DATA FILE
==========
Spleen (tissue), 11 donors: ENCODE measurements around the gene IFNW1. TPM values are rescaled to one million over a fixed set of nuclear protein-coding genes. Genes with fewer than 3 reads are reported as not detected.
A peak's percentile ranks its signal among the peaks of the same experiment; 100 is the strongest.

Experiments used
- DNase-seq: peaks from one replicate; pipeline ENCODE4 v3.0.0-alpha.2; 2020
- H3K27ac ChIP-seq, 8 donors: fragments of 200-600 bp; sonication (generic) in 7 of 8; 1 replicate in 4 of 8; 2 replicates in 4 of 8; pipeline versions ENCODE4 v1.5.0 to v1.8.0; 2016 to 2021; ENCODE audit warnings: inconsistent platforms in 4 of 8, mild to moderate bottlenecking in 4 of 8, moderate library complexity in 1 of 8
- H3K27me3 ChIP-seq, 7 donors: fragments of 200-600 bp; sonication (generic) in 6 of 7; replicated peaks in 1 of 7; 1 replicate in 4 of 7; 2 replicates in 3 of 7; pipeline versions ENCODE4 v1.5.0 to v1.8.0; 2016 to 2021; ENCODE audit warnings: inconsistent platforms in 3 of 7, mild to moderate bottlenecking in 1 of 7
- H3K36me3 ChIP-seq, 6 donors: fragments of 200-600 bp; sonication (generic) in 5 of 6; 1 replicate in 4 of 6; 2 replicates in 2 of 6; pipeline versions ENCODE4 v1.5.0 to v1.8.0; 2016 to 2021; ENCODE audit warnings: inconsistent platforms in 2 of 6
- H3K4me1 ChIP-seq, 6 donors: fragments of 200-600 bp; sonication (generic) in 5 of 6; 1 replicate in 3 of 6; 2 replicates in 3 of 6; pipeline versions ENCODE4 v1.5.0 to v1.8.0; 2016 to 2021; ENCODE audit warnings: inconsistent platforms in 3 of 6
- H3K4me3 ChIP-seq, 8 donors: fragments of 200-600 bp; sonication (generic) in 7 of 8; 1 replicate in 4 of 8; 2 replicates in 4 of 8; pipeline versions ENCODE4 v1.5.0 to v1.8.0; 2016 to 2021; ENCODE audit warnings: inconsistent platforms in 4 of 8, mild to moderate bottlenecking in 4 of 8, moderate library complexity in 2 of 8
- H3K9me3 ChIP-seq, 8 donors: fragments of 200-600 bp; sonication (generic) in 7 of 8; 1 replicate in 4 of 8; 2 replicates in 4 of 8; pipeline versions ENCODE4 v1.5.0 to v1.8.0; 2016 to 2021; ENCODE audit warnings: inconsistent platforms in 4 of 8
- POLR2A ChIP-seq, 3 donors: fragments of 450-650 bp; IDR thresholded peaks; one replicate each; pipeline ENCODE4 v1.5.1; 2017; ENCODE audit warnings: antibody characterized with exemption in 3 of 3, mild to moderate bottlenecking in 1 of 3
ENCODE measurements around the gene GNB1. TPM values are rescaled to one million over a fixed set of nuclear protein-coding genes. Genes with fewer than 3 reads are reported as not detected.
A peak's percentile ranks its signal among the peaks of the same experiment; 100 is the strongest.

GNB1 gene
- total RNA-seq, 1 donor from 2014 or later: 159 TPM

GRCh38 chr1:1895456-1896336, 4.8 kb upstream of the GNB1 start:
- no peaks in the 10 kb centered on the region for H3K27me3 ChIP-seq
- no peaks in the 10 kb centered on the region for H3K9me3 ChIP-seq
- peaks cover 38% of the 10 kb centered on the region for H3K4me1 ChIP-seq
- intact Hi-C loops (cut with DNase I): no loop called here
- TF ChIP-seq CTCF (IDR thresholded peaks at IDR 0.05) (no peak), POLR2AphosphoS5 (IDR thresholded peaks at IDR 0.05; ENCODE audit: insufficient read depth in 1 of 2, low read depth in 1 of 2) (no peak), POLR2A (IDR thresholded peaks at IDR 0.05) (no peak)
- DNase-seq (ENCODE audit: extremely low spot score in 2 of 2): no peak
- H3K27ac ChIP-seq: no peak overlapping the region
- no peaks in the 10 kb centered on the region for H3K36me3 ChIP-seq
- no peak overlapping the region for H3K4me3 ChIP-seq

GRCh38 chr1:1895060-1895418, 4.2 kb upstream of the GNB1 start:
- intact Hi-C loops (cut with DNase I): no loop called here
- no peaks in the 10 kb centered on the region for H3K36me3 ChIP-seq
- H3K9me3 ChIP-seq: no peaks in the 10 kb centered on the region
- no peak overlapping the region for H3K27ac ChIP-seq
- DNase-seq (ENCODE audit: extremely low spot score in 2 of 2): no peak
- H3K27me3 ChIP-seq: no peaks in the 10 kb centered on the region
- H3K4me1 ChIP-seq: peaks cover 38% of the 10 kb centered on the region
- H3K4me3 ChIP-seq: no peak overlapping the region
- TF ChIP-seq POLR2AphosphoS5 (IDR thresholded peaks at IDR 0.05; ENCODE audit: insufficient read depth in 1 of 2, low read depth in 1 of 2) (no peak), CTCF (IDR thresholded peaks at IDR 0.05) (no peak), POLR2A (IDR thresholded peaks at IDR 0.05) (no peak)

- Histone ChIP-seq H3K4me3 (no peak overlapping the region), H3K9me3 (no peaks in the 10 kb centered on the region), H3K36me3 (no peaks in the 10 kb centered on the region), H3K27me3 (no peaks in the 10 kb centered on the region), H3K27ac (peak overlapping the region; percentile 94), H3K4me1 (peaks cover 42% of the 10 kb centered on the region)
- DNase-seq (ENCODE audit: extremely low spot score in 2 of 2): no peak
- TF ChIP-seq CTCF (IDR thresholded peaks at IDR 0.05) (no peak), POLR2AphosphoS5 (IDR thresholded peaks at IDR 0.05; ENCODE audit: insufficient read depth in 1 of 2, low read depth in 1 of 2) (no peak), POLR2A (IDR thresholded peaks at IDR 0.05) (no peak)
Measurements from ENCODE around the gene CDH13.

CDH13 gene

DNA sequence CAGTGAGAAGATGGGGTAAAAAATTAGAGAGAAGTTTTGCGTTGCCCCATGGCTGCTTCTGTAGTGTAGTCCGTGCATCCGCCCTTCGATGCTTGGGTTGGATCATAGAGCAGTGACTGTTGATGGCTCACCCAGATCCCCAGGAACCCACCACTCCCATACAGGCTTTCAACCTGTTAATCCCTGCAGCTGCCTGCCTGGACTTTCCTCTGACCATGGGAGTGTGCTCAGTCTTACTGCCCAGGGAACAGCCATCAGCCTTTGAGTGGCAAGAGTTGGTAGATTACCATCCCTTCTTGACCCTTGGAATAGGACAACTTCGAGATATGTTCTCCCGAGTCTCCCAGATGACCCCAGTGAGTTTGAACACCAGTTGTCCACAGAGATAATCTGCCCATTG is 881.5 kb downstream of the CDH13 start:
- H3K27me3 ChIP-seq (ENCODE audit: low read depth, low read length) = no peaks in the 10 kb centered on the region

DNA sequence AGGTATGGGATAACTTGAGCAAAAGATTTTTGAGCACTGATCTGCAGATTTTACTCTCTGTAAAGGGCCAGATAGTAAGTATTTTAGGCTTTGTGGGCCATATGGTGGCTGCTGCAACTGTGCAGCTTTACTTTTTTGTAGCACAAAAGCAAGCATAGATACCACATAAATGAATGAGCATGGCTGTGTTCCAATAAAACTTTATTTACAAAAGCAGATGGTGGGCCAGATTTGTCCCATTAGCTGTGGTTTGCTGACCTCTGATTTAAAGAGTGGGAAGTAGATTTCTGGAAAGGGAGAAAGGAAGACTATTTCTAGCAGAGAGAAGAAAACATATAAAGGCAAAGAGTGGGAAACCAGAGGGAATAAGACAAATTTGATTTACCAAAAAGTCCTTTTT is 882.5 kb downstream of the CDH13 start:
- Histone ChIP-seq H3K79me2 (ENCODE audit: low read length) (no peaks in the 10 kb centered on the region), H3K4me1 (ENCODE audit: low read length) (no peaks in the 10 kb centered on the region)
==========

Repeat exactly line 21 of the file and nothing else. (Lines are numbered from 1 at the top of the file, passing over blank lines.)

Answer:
- TF ChIP-seq CTCF (IDR thresholded peaks at IDR 0.05) (no peak), POLR2AphosphoS5 (IDR thresholded peaks at IDR 0.05; ENCODE audit: insufficient read depth in 1 of 2, low read depth in 1 of 2) (no peak), POLR2A (IDR thresholded peaks at IDR 0.05) (no peak)